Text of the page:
Conveyor belts have been a key part of industry since 1892. Ever since Thomas Robins began a series of inventions that ultimately led to the development of the ‘conveyor belt’, they have been used in the coal, steel and mining industries, not to mention baggage reclaim at almost all airports.
For a relatively simple piece of mechanical engineering, it’s not without problems. Like any equipment, it’s going to develop faults and problems over its lifetime. When it comes to conveyor belts or conveyor rollers, there are often some easy fixes to get you (and it) moving again.
One of the most common problems with belts of all lengths, regardless of application or complexity is tracking issues. Ensuring that the belt is correctly aligned and controlled so it follows its set path is, essentially, what a conveyor belt is designed to do.
If it’s fallen out of alignment for some reason, the whole belt can stop functioning correctly, so it’s important to get it fixed straight away. Even small issues can cause big problems. Let’s take a look at three simple steps you can take to solve most belt tracking issues.
Before we look at the tracking issues themselves, let’s briefly talk about some checks you should make before you break out the spanner. The first thing to look for is that the belt itself is level and / or ‘square’. Most mis-tracking issues start from a belt that is off-centre which causes the belt to pull to one side or the other.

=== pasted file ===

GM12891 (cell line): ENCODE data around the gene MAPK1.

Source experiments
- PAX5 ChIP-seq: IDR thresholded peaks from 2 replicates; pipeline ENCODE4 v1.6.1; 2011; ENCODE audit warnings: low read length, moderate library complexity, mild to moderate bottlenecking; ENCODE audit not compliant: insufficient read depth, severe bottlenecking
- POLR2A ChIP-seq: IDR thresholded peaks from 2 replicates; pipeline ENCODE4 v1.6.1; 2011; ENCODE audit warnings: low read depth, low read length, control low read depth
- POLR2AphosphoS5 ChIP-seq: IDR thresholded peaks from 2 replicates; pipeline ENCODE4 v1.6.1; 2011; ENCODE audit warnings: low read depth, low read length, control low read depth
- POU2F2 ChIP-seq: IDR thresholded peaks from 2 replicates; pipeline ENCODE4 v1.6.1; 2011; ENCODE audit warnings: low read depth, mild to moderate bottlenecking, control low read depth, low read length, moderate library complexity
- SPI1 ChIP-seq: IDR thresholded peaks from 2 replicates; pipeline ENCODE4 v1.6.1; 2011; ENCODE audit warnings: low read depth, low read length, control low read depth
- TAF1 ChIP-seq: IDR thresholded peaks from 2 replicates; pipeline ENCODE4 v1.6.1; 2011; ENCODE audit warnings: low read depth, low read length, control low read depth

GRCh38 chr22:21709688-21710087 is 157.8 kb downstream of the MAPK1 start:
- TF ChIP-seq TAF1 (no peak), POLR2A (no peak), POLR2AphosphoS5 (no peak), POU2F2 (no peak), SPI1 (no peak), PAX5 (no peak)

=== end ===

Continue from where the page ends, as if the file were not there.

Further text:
Use a standard spirit level to make sure the frame and pulleys are at their correct level. To ensure it remains square, snap the dimensions of the belt from one corner to the opposite side. The measurements should be equal, although most manufacturers add squaring rods on the bottom side of the belt, so if they’re not as expected, you can use these rods to realign the frame.
Another simple check to make is to look for any debris that has built up around one, or both, of the end pulleys. If not cleared, this can cause a raised portion on the pulley, known as a crown, which will ultimately end up with the belt mis-tracking.
If your belt has tracking issues, here is what you need to do in 3 simple steps.
1. Whilst the belt is running, you need to loosen the sub-roller by loosening the set of bolts that are nearest to the tail pulley. This is the primary means of steering the belt.
2. With the bolts loosened (but not completely removed) use a rubber mallet to tap the bolts in the direction you need the belt to go. For example, if it’s pulling left, you’ll want it to go right looking from the in-feed end, so tap the bolts on the right-hand side. This will move the sub-roller. Once you’re happy, retighten the bolts and test the conveyor. It may take 5-10 full revolutions to see the change take effect. It’s best to make small, gradual adjustments, rather than huge swings.
3. You may need to repeat these steps a number of times, but you’re looking for the centre of the belt to be within 1/4” of the centre of the tail pulley. If your belt is long, then you might need to adjust all of the sub-rollers, but start with the one nearest to the end and work towards the centre.
If these fail to resolve the issue, it’s worth checking that the belt itself is straight. It’s not uncommon for the belt itself to have been mis-cut or shipped with an arc, or curve to it. Simply remove the belt and lay it on the floor. You’ll soon see if there’s a problem and if so, it will need to be replaced.